I have never been so happy to be in a packed airport lounge as i was on this particular Friday. It was two days to the general election date and going by the chaos that marred the 2007 elections, i was happy to see international visitors still eager to tour Kenya. The Safarilink lounge at Wilson Airport was full with visitors heading to places like the Mara and Amboseli which are very popular with tourists.
I was in a group of journalists heading to the Ol Seki tented camp in the Maasai Mara that is managed by Hemingways Group. Shortly after ten we boarded our flight to the private airstrip at Naboisho which is managed by Hemingways and is exclusively used for their visitors. The flight took about 40 minutes after which we were warmly welcomed at the airstrip by James Maina the manager at Ol Seki and his team.
After the meet and greet and refreshments at the airstrip we left for the tented camp which i was happy to note was only about five minutes drive away. "Previously we used to use another airstrip that is about an hour's drive away. Now that we have this airstrip for our use, its more convenient for our guests," Maina says.
The Ol Seki camp is part of eight luxurious camp facilities owned by various investors within the 50,000 acre Naboisho conservancy. Though expansive, the small group of hoteliers have forged a community-like business network that also allows guests booked at the neighbouring tented camps to use the Naboisho airstrip.
The conservancy is one of the most highly protected in terms of tourist traffic and endangered animals like elephants. The number of tourists at a time within the area is closely scrutinised so as not to overwhelm the animals. Its made from contributions of 500 land owners. For instance the Ol Seki camp houses is also home to the Marcel Romdane who runs the fly4elephants foundation that conducts patrols on air to check on elephant herds.
Marcel first came to Kenya as a tourist and wildlife photographer in 2005 but when he returned last year, he was perturbed by the incidents of poaching in the country and decided to start fly4elephants. He now flies his little aircraft at least once daily-depending on the amount of donations available- checking around Ol Seki and the greater Naboisho area if the elephants have encountered a problem. This has detered poaching and increased the elephant population around this Mara area, according to rangers and Ol Seki manager Maina.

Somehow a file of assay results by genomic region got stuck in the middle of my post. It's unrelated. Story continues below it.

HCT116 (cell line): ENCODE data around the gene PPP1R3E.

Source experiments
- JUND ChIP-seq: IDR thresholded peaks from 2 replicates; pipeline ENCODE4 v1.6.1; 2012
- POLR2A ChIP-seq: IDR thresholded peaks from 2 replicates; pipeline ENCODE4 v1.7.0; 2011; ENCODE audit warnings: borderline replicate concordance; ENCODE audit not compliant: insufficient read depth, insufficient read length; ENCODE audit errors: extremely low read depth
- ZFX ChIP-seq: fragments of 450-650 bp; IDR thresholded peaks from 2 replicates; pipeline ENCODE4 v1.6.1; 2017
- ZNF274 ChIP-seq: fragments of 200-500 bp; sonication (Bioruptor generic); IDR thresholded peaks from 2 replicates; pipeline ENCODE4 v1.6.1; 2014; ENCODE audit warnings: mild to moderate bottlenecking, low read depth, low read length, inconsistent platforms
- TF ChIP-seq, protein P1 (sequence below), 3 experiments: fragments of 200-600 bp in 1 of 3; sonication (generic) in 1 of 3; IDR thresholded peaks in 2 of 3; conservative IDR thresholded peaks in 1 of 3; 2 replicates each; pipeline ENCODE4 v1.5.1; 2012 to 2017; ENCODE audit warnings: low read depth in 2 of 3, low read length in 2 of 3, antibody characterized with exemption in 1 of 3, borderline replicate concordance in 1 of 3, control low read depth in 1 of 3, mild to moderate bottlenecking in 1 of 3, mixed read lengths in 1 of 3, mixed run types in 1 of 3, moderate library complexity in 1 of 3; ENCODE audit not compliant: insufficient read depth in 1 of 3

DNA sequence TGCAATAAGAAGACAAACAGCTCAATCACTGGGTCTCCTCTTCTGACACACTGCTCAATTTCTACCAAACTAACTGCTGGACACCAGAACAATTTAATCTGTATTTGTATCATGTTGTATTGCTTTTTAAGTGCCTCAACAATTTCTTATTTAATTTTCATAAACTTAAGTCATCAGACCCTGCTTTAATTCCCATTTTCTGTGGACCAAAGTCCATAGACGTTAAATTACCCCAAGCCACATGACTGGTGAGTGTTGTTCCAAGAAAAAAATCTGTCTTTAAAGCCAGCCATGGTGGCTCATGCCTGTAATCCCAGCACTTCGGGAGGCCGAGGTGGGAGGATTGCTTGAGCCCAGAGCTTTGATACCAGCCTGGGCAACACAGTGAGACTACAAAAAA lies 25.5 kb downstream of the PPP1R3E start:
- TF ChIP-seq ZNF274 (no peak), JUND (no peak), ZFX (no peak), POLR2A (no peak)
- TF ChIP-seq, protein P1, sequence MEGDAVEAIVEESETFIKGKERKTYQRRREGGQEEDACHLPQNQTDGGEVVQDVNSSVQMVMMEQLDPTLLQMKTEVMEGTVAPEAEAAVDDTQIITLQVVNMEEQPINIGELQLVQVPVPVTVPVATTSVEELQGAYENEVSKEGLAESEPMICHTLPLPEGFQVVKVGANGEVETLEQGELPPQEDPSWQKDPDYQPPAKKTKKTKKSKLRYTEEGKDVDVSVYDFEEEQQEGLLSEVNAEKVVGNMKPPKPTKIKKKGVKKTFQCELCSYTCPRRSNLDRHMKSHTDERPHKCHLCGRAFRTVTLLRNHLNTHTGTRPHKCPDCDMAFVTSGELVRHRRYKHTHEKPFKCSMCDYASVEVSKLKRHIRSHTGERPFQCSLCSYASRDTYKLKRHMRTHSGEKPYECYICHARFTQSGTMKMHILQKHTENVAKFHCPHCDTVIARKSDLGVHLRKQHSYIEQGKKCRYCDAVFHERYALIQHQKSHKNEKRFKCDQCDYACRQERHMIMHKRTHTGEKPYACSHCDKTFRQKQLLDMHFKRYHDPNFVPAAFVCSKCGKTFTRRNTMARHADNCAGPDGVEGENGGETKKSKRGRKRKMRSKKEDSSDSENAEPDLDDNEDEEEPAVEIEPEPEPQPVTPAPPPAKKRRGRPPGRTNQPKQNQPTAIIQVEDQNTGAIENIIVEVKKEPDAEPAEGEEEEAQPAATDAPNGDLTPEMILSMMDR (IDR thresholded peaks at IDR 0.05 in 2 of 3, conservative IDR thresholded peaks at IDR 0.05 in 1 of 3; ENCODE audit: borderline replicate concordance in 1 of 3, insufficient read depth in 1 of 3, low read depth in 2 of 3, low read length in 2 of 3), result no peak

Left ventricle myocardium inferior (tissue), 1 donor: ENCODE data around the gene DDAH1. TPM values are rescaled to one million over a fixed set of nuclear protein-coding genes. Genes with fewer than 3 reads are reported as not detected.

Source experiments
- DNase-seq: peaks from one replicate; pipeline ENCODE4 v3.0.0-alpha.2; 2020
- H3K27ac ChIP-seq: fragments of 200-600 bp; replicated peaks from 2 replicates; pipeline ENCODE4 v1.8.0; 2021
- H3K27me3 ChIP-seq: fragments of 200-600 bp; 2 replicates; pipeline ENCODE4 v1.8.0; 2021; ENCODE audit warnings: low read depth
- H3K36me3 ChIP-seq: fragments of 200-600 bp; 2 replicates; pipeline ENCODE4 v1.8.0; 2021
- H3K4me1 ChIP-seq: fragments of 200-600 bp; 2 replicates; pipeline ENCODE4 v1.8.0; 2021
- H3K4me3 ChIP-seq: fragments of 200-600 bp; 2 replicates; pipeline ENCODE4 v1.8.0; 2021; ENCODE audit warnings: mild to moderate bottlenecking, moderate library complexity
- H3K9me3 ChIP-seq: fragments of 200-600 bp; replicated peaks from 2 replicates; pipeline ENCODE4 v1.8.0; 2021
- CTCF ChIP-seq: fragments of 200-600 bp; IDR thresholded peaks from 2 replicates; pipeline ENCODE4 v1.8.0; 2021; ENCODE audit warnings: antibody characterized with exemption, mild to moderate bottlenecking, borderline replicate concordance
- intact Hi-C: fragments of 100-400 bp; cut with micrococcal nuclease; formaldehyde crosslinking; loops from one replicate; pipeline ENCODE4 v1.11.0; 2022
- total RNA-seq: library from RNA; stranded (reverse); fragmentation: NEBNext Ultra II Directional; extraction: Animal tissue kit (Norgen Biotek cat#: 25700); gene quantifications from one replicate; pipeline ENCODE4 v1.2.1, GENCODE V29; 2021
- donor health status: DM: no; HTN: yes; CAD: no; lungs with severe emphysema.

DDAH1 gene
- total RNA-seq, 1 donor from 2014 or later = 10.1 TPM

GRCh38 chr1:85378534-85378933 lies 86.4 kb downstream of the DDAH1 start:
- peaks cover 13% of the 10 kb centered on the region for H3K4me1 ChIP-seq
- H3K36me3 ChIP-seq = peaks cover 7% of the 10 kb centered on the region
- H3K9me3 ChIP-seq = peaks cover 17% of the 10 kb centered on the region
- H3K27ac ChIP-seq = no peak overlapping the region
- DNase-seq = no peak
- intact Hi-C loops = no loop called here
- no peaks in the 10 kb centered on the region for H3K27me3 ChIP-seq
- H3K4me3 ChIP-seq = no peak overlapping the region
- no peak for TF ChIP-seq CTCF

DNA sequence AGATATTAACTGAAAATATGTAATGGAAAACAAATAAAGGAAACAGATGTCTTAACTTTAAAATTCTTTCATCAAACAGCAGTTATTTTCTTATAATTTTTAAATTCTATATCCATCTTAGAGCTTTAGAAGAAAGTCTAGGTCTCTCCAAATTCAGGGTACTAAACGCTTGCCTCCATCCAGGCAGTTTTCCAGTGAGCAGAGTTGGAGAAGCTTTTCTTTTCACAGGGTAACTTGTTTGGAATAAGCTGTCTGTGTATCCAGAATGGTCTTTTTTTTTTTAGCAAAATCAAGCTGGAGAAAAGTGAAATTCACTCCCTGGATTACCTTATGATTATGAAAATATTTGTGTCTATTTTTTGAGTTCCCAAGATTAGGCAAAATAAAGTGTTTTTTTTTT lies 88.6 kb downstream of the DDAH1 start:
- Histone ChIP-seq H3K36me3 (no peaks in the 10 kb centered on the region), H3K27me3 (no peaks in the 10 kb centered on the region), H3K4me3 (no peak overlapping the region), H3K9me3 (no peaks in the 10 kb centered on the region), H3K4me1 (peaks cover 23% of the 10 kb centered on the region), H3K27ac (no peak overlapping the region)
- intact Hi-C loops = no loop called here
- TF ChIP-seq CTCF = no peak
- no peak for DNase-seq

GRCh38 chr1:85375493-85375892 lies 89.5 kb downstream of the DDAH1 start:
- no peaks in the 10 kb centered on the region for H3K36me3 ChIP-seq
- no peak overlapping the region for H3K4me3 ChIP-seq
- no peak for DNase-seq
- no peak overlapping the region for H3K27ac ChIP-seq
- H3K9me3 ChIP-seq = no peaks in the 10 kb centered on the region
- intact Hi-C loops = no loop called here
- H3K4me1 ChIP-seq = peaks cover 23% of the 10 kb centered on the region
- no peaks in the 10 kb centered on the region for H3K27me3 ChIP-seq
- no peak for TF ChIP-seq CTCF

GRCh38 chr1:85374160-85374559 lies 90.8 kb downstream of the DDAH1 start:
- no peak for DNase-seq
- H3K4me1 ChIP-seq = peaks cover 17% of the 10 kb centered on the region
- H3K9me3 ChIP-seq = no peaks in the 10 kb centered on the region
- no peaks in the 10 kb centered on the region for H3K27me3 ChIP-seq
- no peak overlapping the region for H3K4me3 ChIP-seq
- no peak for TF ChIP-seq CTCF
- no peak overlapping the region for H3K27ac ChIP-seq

"But i am not here because Kenya is a country with a high number of poaching cases. No. If it was for the number of poachings then i would go to Botswana or Tanzania. I am here because i love this country," explains the German born Marcel.
Though the Mara area has no official patrol flights, the private planes like Marcel's that patrol the area help tented camps keep the wildlife allure intact. "Elephants feel safer around here, that is why when they try and move further away and are attacked, they run back here because of the patrols," Marcel says.
The area therefore is prime for tourism and supports Hemingways Group's decision to take over the management of the Ol Seki recently when it debuted into the country. Ol Seki has eight luxury tents for guests and a family tent for those visiting in a small group. Tourism activities in the area range from the daring but thrilling guided walks in the wild where armed guides take visitors for short walks within the park. Here you literally walk with the animals.
"We have guides who look at the animal prints on the grounds and knows which routes to take and which not to take," reveals one of the game rangers called George. Also of interest in this camp is the many different bird species that would marvel those keen on bird watching.
And lastly, what better way to tell you are in the Mara if not for a hot air balloon excursion? For visitors to Ol Seki the excursions are charged at half price of the prevailing rate. The nearby maasai village from which some of the Ol Seki workers come from (out of the 33 staff members, only four are not locals), also offers some entertainment and shopping area where visitors can buy various traditional artifacts and ornamnets. The village men and women double up as the dance troupes that entertain guests from time to time during their stay at the camp.
Apart from the Mara experience, Hemingways, a fairly new entrant in the local tourism market, is set to open up a 45-room boutique hotel in Nairobi's Karen area to cater for high end clientele. In Coast area, the international hotel management group has picked Watamu, another prime location especially for snorkeling fans, to host its guests.
Back to Ol Seki, if your an adventurous kind of person who gets a thrill out of getting so close to the wild animals, you will be pleased to stay at this camp. I still have not gotten over my first night at the camp when as soon as i came back from the sundowner drinks, some lions decided to sleep outside my tent's porch! The feeling was as thrilling as it was chilling. But then again, that is what bush safaris are all about.